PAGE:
• In urban areas they have these mysterious things called taxis. Use them.

Rental property sorted, I moved into my new house on the 10th August. I met one of my housemates, mermaid Becki, for the first time which was actually a scarier experience than anticipated. Not because Becki isn’t a lovely person (she is/was), it was the pressure to get on with this random stranger. In my student days I was renting with friends, people my own age who I already knew. Chatting to Becki I was actually relived that she was a normal, nice human being, even though she knew nothing about me and was 30 years old compared to my baby-faced 21 years. Second lesson learnt:

  • Living in a houseshare with random people doesn’t mean no one is friendly and social.

…And third life lesson:

  • Mermaids are actually pretty cool in real life.

Started my new job the next day. As with any new environment I was an absolute bag of nerves, I was introduced to what felt like a million new people in the space of five minutes and I had no idea what I was supposed to be doing. How do I work this? What am I meant to be typing? Can I go home for the evening now? I really had not a clue what was going on. I found myself asking what felt like endless questions to team members and feeling like I was getting no where. For the first couple of weeks I walked out of the office feeling stressed, tired and guilty for slowing everyone up with their work. When I was studying at university I was fiercely independent with my work, I knew when and where my lectures were, how to use the online resources and where to find books linked to my course. Simply put I knew what I was doing. In my new job I was entirely dependant on the help of strangers. Independence to dependence, I felt like I was going backwards. After the first few weeks I started to pick things up at a quicker pace, I could remember names and faces, and I started to relax more knowing that the people around me did care about me and wanted to help. After a three month review with my line manager I reflected on my progression and with it a fourth lesson:

  • Everyone is the office newbie at some stage.

With the house and work side cracked, I still felt the personal side very lacking. Work, watch tv, eat, sleep, repeat, that was how my life operated. As crazy as my lifestyle got was watching Dave instead of ITVBe. When I started developing favourite Real Housewives (Teresa from New Jersey is a cow, and Phaedra from Atlanta is as sassy as – not that I watched much of it…), that was the point I had to do something. I started walking around the local area with the aid of a Swindon A-Z purchased on the advice of papa Bennett. While I started off wandering around the local paths and parks I almost always ended up in a housing estate a bit confused as to how I got there. While I enjoy getting lost in certain environments, wandering around housing estates at dusk with only an A-Z is hardly a joyful experience. Lesson obtained:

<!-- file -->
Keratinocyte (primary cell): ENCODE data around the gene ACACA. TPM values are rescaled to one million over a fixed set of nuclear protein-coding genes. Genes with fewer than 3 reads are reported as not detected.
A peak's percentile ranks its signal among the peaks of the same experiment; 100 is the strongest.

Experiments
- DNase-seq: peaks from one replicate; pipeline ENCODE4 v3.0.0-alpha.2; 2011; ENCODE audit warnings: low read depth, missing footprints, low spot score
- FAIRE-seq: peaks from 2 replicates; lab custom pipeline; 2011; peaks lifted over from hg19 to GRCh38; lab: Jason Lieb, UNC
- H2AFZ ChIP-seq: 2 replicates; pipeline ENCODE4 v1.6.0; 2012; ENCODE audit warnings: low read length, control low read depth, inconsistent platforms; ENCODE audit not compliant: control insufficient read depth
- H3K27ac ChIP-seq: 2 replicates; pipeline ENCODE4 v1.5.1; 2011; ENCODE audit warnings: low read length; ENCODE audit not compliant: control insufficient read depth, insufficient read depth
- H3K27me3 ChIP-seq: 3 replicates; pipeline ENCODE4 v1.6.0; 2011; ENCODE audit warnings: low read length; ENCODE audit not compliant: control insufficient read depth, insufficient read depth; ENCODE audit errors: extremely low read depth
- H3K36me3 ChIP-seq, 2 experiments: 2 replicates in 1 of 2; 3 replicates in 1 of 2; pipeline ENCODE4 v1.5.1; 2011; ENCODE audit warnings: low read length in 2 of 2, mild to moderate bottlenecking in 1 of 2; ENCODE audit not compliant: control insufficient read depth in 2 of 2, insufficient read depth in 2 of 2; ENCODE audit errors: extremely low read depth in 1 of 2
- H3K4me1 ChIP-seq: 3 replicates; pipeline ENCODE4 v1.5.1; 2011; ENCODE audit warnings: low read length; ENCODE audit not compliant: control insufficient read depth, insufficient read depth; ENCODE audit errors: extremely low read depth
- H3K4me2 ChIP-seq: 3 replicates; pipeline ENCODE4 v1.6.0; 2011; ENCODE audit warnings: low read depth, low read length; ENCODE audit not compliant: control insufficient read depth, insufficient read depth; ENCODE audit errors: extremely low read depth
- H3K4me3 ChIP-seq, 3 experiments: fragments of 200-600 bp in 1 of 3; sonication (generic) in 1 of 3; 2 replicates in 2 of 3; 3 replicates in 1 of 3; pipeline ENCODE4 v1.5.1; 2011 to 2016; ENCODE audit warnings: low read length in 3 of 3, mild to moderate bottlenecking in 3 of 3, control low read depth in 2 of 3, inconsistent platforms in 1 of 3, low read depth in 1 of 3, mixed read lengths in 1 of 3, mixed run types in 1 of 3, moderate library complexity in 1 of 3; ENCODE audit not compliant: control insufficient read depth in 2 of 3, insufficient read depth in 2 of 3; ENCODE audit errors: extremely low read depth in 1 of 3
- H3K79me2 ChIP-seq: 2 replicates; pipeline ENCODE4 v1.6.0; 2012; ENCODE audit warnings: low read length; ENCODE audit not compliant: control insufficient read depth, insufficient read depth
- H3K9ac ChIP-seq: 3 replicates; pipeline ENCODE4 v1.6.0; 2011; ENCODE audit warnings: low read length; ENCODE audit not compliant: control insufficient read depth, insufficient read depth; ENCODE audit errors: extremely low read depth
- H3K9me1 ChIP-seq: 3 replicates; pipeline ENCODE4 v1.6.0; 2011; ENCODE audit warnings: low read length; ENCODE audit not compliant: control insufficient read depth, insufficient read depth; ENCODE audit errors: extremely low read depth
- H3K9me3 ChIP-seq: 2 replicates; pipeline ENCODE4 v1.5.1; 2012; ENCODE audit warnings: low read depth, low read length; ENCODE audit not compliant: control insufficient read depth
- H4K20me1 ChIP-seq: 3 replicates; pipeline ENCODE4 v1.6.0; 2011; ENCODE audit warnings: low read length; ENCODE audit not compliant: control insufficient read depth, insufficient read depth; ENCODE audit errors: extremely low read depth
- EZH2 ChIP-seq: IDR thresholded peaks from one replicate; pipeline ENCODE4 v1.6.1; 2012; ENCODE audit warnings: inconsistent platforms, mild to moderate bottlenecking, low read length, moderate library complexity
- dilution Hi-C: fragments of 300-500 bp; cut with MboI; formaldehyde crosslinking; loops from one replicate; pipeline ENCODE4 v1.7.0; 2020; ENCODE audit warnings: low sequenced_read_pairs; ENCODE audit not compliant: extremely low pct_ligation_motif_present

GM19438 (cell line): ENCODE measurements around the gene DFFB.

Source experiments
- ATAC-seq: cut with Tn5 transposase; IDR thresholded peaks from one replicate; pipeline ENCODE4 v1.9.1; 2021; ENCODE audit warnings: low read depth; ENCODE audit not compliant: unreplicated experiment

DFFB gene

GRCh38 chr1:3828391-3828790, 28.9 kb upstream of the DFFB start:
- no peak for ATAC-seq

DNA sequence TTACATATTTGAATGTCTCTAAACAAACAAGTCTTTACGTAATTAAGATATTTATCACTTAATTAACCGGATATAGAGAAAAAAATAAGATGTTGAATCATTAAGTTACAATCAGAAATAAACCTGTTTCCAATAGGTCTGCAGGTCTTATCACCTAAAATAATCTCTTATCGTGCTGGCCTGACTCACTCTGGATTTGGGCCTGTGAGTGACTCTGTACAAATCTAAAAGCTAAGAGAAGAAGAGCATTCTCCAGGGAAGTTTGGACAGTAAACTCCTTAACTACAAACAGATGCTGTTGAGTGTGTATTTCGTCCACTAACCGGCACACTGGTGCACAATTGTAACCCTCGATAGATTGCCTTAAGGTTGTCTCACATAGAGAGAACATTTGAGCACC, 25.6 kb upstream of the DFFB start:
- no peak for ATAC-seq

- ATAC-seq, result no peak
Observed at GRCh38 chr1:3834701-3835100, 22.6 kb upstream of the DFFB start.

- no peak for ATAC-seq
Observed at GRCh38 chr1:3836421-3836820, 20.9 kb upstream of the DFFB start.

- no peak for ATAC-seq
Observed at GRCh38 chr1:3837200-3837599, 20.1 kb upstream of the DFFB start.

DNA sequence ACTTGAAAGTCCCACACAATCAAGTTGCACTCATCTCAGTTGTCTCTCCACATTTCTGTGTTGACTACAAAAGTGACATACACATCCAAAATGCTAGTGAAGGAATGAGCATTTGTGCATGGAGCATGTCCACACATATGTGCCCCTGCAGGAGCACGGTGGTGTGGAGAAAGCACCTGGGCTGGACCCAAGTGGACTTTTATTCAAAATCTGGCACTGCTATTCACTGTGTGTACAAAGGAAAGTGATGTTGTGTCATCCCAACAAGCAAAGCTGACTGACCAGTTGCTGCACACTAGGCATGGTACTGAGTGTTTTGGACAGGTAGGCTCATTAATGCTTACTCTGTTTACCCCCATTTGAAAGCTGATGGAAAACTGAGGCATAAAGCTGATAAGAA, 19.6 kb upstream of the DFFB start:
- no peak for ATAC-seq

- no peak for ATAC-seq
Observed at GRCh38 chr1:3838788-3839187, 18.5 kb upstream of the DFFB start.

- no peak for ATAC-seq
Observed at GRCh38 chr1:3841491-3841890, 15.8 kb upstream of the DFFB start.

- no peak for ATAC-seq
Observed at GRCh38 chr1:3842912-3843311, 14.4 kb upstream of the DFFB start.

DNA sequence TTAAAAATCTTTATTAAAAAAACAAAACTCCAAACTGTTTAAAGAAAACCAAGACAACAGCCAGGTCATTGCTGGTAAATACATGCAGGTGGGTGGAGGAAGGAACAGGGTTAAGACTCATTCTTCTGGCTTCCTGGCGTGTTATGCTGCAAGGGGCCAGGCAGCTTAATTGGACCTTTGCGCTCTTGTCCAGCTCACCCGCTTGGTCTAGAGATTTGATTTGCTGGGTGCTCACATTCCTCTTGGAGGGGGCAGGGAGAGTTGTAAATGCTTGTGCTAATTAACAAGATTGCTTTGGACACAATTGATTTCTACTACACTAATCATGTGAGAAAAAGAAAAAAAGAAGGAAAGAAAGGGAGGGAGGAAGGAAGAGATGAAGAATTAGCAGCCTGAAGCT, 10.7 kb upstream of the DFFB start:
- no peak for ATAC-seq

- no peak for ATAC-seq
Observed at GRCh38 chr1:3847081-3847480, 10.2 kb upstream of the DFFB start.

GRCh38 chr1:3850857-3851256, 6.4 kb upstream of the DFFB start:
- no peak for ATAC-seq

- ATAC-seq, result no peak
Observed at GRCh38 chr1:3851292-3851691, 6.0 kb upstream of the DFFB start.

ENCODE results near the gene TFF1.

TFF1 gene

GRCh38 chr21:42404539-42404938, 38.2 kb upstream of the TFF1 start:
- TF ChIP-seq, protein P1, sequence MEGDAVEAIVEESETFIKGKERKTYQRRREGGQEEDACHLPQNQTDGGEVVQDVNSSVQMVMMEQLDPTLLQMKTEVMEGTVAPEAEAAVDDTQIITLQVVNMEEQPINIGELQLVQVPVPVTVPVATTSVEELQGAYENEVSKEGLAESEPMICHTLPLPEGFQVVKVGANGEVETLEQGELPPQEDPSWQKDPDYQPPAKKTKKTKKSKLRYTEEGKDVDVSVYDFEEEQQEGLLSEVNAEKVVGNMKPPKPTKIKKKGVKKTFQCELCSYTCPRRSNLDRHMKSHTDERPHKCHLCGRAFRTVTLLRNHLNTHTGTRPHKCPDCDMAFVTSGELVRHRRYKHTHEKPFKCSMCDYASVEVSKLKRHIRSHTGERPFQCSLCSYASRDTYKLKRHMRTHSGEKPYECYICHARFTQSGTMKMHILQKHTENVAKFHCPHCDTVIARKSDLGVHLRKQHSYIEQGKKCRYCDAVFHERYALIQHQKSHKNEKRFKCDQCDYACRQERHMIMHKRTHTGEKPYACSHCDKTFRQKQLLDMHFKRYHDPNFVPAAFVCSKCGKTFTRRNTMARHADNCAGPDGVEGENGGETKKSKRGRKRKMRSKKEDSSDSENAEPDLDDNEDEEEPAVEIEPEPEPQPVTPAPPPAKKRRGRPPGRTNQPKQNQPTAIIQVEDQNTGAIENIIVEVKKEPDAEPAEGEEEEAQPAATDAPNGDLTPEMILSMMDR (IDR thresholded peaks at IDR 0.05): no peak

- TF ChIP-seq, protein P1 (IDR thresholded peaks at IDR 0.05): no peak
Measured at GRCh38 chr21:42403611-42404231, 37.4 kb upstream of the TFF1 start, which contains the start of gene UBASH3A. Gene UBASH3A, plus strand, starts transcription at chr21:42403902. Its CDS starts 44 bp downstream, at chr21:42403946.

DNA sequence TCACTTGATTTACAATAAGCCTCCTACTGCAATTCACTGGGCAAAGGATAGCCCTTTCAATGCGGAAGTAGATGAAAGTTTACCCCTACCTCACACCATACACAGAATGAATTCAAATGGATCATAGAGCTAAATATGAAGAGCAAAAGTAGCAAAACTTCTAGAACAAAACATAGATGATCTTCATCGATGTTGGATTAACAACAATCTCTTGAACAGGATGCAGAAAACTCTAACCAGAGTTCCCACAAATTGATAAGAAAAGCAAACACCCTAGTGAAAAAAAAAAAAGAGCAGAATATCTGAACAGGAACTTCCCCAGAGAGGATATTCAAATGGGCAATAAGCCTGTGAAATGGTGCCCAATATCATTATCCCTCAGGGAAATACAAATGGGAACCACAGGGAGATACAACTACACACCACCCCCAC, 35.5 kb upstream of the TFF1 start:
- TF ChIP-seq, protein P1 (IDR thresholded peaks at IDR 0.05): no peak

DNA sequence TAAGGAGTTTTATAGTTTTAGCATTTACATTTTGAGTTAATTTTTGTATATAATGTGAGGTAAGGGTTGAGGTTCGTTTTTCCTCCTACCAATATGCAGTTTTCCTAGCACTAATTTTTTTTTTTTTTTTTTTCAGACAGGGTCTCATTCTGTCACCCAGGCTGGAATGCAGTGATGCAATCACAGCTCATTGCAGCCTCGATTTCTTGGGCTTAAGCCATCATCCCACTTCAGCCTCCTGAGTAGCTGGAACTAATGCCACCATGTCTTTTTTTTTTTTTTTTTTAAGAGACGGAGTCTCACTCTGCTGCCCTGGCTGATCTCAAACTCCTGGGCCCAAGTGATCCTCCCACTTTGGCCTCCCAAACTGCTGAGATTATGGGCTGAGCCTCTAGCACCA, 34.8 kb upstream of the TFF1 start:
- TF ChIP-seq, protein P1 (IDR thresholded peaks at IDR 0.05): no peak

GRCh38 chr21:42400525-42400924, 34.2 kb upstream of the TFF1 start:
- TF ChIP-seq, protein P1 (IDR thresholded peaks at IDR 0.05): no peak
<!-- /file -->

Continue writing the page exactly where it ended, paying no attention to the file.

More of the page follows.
• When they don’t understand the context of the situation, local residents really don’t like it when you stare at road signs and their houses before saying ‘ah hah!’ and wandering off in the opposite direction.

Following my feeble attempts to spend my evenings doing something I thought I’d try a different approach, I decided to get involved with Swindon’s clubs and societies. Now, for your own sanity I’m not going to go into much information right now about this aspect of my life in Swindon. I’ll talk about this later. What I did learn from the whole experience is a valuable lesson *spoilers!*:

  • You make your own happiness

And so one year later here I am, still sat here, in Swindon, in my houseshare, typing a new blog post. My deep rooted modesty makes me want to say not a lot has changed, but actually a lot has. It has been a roller coaster of emotions, it really has. From the highs of getting my job to hitting the low point of loneliness and dependency in a strange concrete town. Those who have a basic understanding of British towns and cities may argue I should have known what I was getting myself into when I decided to move to a town whose name derives from ‘pig market on a hill’. At first, yes, I did pin my uneasiness on the fact that I was living in Swindon and not the buzzing city of Southampton where I had spent my student days. However, as I started to integrate myself in to the proper adult pace of life and work I realised that it wasn’t me struggling with Swindon, all along it had been me struggling with the acquired taste of adult life. I was sat in my room with a cup of tea when this revelation hit me and I didn’t move until a sip of cold tea shocked me into spilling half the cup over me (some things I’ll never grow out of).

Tuesday marked a milestone in my young adult life. As I served up celebratory butterfly cakes to my colleagues on my proper adult birthday several asked “what’s the occasion?” I told them it was my one year job anniversary. “Wow! Where has the time gone?” They responded with amazement. To many of them it also felt like only yesterday since I’d started working with them. While we all sat eating my cakes and talking about children, weddings and everything in between I glanced out of the window to see the sun shining down outside. From this I can now add my most recent (and waffley) lesson to the list. Something I wish I could have told myself many months ago:

  • Life after university is like the British weather. There will be rain, you will feel feel rubbish and at times it may feel like you’re the only one in the world going through it. However the sun will come out. It may take weeks or maybe even months, but it will come and trust me when it does arrive the glorious sun will be worth the wait.
  • Less waffley version – life will get better so man up and get on with it.

(You can throw up now).